A criteria governing this project based on elements was to reduce costs and building time. The main volume of the house rises over a half-buried level delimited by retaining walls of in situ concrete. A whole framework of metal pillars and summers begins here, these sustaining floor slabs formed by light 9 x 2,4-meter sheets of pretensed concrete. Placing these sheets in the longitudinal direction of the floor plan serves to free the south facade and avoid the appearance of an intermediate portico that would have broken up the diaphanous interior space. The outer skin has been rendered with lacquered iron sheets that are attached to the inner cladding of solid brick, with an air chamber left in between.
The house presents itself as a block that opens up completely to the views on the south while apparently remaining closed on all other sides. To achieve this look of closed facades the architects covered the openings with perforated sheets of the same contour and color as those of the cladding, transparent from inside but opaque on the outside during daytime. At night, the interior lighting renders this skin translucent where the openings are. In contrast to such opaqueness, the south facade is formed by large glass panels installed with ventilation holes, and with mobile aluminum screens placed in front, creating a continuous plane situated 50 centimeters from the glass. This intermediate and transitable space forms an open chamber that acts as a thermal cushion while stimulating cross ventilation in the summer.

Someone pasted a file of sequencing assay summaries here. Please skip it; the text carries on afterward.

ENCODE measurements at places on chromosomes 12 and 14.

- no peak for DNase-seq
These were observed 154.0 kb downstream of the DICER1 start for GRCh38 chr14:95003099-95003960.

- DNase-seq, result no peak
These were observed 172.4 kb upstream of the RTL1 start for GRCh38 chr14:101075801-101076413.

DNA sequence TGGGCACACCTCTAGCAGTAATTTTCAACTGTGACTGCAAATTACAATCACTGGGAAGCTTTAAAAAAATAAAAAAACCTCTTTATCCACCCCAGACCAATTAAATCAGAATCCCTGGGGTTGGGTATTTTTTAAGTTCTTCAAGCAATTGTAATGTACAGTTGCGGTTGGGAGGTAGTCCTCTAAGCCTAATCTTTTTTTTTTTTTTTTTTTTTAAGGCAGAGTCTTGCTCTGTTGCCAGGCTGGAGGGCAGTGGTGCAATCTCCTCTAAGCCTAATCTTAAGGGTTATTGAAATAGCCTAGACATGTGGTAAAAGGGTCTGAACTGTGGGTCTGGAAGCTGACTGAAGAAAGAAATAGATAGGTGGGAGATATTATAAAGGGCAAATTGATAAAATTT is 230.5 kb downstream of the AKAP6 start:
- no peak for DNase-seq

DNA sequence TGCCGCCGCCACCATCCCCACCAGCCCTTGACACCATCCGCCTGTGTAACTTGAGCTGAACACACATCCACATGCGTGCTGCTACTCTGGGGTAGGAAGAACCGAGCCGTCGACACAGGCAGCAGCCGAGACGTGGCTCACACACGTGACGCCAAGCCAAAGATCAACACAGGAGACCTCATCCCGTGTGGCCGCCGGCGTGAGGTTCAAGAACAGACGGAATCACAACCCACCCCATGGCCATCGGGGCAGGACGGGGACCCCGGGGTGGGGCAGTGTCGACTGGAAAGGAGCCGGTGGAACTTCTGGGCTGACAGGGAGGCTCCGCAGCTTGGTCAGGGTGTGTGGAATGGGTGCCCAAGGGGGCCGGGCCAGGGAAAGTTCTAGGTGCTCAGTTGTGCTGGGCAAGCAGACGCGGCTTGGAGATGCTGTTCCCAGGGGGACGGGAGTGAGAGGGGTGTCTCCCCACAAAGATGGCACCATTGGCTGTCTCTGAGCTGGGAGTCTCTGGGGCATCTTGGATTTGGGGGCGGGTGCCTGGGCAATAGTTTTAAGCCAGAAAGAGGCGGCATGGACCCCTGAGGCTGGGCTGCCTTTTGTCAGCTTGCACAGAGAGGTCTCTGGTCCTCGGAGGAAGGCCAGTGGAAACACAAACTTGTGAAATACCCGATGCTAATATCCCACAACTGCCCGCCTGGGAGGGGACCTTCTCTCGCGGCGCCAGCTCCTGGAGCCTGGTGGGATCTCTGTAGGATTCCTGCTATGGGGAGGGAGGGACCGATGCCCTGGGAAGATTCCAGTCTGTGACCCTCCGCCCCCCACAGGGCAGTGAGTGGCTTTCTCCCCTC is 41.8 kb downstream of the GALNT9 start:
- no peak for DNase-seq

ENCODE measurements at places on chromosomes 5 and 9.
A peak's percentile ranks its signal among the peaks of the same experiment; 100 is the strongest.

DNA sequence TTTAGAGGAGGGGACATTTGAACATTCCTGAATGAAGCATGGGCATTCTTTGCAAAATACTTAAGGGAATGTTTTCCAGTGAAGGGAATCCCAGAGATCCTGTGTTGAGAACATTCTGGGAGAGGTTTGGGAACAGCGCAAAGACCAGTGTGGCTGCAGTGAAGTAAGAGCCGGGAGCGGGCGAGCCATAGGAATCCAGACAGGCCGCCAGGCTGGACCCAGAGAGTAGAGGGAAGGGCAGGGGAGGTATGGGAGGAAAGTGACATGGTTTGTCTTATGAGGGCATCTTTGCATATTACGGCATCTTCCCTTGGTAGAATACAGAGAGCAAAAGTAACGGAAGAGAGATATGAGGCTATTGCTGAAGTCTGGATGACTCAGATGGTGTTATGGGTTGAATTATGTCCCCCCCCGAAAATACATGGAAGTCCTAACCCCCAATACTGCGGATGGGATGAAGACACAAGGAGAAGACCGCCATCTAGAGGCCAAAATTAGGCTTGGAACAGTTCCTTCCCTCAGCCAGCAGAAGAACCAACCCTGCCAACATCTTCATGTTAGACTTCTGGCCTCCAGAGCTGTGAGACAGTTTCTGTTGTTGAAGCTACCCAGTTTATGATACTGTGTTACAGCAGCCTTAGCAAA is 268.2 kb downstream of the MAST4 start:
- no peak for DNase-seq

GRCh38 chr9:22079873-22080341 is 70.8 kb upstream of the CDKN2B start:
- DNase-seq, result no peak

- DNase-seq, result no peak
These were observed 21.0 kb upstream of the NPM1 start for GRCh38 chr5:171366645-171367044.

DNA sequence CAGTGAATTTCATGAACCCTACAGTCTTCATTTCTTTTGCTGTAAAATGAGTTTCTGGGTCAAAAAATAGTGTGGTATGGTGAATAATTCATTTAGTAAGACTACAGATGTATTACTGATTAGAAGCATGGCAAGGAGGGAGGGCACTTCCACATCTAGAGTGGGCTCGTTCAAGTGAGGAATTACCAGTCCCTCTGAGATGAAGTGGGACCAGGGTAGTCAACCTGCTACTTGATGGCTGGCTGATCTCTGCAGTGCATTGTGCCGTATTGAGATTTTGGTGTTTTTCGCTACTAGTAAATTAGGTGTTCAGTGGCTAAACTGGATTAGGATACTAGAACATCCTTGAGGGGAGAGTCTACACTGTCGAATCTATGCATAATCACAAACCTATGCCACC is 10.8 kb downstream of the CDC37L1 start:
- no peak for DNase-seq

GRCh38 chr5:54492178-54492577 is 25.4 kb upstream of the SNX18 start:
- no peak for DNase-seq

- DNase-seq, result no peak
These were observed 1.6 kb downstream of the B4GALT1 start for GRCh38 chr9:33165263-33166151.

Thermal conditioning is based on an active solar system by which the sun-receiving wall, facing south, is integrated into the shape of the building through an elevation of the roof, which reproduces the typical sawtoothed shape of skylights in industrial sheds. This receiving element, based on the concept of the Trombe wall, transmits the heat accumulated by the greenhouse effect to the water inside radiators and to the air circulating in the interior of the slabs. The regulation of this system boils down to two mechanical locks and a blower which, in accordance with data collected by different sounders and thermostats, allow or prevent air from circulating between the receiving wall, the floor slabs and a tank situated in the basement. Thanks to this device and to the thermal inertia of the interior materials, thermal oscillations are placed under control...[+]
Fidela Frutos, Josep Mana Sanmartín, Jaume Valor
Jordi Bemadó, Eugeni Pons